Okay, so I might be giving this issue a higher grade than Mark…. What, that’s what I’ve been doing this whole time? Well, too bad!
Civil War II: Amazing Spider-Man #3
Writer: Christos Gage
Pencils: Travel Foreman
Inks: Travel Foreman
Colors: Rain Beredo
Editors: Nick Lowe and Devin Lewi
Peter has apparently been waiting all night for Clayton to call him back, and Harry brings him a cup of coffee. (Alright, once Clayton gets back, I can write my fanfiction!) Peter does his usual schtick of saying “It’s all my fault”, and Harry makes the very good point that Clayton is a grown up and can take care of himself, and they should let him make his own choices. (To be fair, Peter must be stuck in between his two personas; the other thinks he recruited a kid after his parents were shot.)
Meanwhile, Clash visits the Robot Master, and double-crossses him.
Clayton is surprised that somebody in the Marvel Universe used Common Sense™ and soundproofed his robots. (I should know, I’m just as surprised as Clayton!… Except I’m not because I can see coming before the comic can.) As Clayton gets mixed up in Stromm’s Fifty Shades of Gray and Spongebob fanfiction crossover, Spider-Man intervenes and saves his life. (What, did Ulysses get a vision and tell you? That seems to be the only reason he’s doing anything in this run!) After a thrilling fight (I use the third word in that phrase semi-loosely.), Stromm has all of his robots combine to form what is either Bruticus or Dan Slott’s reign on the Spider-Man title. (Wow, I was just kidding about Combiners being in a Spider-Man comic last issue! Is IDW giving them the license again?)
Using a crap Meghan Trainor reference (C’mon, Gage! I was saying you were better than Slott, you’re losing points tonight!), Clash wins the Combiner Wars and Spider-Man webs up Stromm. (Excellent work, you two! Now kiss!) Sadly, Clash now has to give up all of his tech. Peter defends it as simply being that it makes him dangerous, comparing him to Harry and his Goblin tendencies, and says that in order to make him a better person, they will take away his sonic tech. (Yeah, I’m sure that’s how rehab works! Harry’s glider made him become the Green Goblin!) Clayton gets understandably pissed at this and sonics Spider-Man into the ground.
I’m writing this review with a Red Bull, three-quarters of pizza I got from a very family at work, and a bag of carrots that I haven’t bothered to skin next to my laptop that just got back from the shop.
Let’s make some magic.
I’m very tempted to completely agree with Mark on this one, but the one thing we won’t agree on is the letter grade, because I frankly think that a C is Slott’s stomping grounds, and Gage has earned himself a bit higher of a grade.
My biggest positive is that something actually happens to the narrative that doesn’t set up something else. Issue 1 has Peter starting getting worried about Clayton, and issue 2 was basically a cliffhanger for this issue. Even though this issue also ends with a cliffhanger, one of my negatives about this issue, something was actually accomplished this issue, and everything did come to a head here.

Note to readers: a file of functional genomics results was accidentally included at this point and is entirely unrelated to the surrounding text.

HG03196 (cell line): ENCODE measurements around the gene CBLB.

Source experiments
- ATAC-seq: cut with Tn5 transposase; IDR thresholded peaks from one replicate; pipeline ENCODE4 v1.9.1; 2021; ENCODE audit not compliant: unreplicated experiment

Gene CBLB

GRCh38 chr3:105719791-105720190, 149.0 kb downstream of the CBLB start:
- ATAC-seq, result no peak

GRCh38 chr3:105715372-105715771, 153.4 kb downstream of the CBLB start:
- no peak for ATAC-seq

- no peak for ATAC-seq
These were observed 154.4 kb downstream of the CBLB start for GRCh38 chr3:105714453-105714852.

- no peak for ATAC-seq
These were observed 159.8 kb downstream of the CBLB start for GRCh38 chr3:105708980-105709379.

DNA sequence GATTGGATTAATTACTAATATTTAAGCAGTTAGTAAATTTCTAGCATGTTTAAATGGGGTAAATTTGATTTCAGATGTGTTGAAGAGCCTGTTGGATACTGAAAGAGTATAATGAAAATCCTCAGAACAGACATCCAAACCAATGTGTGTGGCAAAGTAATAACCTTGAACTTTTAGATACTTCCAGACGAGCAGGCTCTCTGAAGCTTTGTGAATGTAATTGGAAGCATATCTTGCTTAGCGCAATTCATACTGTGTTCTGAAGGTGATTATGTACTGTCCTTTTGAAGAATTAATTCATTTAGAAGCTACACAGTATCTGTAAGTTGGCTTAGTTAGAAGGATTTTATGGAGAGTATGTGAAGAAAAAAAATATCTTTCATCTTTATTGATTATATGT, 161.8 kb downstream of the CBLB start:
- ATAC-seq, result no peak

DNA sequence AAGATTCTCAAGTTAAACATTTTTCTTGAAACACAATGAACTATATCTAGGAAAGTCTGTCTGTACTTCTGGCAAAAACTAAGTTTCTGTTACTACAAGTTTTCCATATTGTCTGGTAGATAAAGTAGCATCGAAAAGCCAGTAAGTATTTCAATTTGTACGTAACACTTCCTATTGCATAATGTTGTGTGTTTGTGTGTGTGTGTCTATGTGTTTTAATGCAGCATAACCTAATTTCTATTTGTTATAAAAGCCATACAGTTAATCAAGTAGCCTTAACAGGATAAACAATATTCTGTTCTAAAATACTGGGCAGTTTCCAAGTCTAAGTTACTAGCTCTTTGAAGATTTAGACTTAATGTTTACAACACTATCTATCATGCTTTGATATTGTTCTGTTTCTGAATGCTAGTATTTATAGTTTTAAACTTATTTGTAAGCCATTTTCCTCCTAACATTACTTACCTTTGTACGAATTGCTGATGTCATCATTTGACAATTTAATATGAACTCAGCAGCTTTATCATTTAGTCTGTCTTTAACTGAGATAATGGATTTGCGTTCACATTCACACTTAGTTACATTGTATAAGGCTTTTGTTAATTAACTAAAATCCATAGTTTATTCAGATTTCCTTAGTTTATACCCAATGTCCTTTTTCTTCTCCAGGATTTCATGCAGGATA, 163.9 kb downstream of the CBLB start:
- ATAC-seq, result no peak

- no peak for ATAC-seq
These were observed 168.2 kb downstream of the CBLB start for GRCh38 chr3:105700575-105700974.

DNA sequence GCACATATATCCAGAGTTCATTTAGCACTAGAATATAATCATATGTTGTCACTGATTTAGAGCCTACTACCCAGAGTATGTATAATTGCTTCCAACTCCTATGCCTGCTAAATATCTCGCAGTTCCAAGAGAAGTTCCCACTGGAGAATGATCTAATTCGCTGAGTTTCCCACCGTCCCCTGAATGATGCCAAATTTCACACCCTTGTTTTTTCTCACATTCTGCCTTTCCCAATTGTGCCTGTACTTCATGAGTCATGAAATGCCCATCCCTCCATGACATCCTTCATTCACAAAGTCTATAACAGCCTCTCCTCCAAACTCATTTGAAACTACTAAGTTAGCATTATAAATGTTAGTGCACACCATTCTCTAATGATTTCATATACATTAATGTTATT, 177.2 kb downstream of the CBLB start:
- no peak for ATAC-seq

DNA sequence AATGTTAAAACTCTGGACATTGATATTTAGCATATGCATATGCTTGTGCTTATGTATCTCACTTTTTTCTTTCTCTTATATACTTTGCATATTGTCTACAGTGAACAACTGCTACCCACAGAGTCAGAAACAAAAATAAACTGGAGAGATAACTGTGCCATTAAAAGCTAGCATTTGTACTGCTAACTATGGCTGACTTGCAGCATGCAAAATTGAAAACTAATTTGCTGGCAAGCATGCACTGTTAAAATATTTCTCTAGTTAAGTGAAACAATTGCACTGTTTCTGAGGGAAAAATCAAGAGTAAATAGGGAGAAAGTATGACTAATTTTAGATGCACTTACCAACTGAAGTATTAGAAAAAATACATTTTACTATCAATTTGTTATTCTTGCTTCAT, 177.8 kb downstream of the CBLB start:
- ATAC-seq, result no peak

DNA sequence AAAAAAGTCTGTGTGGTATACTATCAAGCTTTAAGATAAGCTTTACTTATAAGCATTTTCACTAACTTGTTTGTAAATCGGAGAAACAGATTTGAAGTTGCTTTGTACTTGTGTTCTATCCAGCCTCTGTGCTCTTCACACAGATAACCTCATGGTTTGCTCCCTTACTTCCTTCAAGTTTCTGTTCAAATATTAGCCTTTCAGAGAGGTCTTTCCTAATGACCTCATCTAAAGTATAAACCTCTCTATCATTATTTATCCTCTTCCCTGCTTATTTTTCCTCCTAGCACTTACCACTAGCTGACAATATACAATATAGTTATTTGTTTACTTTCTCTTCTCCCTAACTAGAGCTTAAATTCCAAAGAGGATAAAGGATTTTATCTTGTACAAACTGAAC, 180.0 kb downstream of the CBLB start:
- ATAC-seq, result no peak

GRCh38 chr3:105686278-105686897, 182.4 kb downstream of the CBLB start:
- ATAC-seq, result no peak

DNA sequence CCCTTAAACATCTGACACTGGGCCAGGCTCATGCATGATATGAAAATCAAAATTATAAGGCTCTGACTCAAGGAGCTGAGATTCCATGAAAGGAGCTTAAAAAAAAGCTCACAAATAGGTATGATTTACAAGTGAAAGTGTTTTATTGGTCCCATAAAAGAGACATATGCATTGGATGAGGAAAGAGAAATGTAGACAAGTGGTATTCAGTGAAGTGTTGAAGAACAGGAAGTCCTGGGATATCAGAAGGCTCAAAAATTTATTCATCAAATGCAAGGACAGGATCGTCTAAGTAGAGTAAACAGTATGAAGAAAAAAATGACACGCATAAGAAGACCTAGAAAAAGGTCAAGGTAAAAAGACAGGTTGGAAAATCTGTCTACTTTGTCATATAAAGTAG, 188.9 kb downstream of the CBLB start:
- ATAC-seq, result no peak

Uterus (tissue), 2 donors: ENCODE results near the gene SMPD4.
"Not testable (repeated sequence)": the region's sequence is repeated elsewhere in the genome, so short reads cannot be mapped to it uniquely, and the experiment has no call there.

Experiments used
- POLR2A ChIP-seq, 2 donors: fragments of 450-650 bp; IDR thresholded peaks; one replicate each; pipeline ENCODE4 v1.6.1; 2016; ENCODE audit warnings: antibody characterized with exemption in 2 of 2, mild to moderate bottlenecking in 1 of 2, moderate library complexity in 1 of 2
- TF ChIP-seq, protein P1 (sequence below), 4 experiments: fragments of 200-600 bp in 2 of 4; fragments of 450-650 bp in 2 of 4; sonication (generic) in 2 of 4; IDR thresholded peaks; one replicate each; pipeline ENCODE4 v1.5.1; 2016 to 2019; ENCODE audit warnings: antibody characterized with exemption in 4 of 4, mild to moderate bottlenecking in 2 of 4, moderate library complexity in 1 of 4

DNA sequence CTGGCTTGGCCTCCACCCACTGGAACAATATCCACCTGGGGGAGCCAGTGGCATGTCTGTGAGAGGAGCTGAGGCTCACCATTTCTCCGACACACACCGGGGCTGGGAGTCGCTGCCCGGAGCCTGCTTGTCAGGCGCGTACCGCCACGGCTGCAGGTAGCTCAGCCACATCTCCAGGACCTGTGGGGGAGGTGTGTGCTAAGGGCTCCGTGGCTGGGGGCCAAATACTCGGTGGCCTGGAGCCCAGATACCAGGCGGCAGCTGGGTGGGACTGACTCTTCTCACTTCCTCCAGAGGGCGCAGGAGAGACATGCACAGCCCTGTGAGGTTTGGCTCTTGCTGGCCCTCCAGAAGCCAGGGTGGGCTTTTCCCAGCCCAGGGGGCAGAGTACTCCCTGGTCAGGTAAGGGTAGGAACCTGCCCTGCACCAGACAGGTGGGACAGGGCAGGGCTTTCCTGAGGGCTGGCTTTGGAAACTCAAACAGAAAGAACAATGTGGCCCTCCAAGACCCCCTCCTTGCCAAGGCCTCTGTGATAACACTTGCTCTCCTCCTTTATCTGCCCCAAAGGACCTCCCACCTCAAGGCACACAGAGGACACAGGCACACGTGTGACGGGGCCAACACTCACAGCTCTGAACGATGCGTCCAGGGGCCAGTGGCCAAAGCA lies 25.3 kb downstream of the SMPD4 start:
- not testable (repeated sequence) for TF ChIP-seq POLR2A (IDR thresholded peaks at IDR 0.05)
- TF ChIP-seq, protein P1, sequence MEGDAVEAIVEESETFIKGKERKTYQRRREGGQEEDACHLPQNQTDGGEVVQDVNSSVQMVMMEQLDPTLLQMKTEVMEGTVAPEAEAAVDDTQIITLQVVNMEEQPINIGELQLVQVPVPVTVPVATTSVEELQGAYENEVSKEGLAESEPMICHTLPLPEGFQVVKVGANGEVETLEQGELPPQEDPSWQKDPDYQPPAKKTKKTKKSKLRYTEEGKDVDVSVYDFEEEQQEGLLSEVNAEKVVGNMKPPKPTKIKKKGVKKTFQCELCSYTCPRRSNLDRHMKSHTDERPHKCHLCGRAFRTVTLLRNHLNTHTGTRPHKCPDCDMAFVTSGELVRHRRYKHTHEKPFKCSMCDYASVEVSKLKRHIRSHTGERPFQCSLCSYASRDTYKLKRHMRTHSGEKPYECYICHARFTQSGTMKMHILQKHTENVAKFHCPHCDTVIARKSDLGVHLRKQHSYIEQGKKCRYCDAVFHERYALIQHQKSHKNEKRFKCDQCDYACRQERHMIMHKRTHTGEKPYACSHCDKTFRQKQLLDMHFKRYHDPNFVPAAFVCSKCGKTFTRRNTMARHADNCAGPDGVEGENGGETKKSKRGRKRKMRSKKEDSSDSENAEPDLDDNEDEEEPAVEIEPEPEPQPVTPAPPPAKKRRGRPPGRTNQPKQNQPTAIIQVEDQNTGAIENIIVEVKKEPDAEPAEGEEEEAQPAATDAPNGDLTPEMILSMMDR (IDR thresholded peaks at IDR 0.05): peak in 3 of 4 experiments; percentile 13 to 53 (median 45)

Another positive is that it doesn’t necessarily paint Clash as what I’d call a villain, but more of a person who has a singular thing to lose, and when he proves he can wield it effectively, he’s told that he can’t go anywhere near it. With literally nothing to his name, he does have a relatable sense of personified desperation that I can identify with. I dunno, I find that interesting that Slott is making all of his villains really one-dimensional despite that fact that most of them have already been established. I just have a bit more respect for Gage, who’s filling in dimension for a character that Slott really didn’t go that far in developing. And yeah, I know it’s a stretch to compare Christos Gage to Dan Slott. (Who ironically hires Gage to clean up his messes that even 4Chan universally hate. Also, yes I know I compared Slott to James Roberts last review.)
A large negative on my part is the art. I cannot get over how… weird it looks. Travel Foreman is trying, and I can see that effort on the pages. But for the love of God, mate, get yourself an inker! I say this because as much as I love Ryan Stegman’s work, his inks really turn me off from the style. and it’s sad because if there weren’t so many flurries of frantic ink, then I would probably love Foreman’s art. The colors are fine, but like last issue, Foreman just bounces between excessive hatching (sometimes it actually hurts to look at how many lines there and trying to find the color) or just coloring the shadow in pitch black. I dunno about you, but as little as I know about photoshop (I’m a penciller; I only use Photoshop for inks and colors, and even then I have a contact for that) I’m pretty sure there’s a system that people can use to rig shadows and determine where the light is coming from. Either way, the proportions seem better than last issue, but the switching between shading is really starting to get on my nerves.
I also found it weird that Peter was telling Clayton to give up his tech, especially when he himself is responsible for a lot of crap himself using his own tech, more so than Clash himself. If Peter really cared about the law that much, he wouldn’t be so hypocritical about Clayton’s place. Is he only doing it because Clayton’s already been caught doing something before? This is where the comic lost me, when Peter was bouncing back and forth trying to save his own skin and deflect blame.
Otherwise, I’ve got nothing really against this comic besides maybe the last few pages and the art. But at least, unlike the current run of Amazing Spider-Man, I actually have investment in this series. And hopefully it’ll continue to carry itself through to the end.
Final Grade: B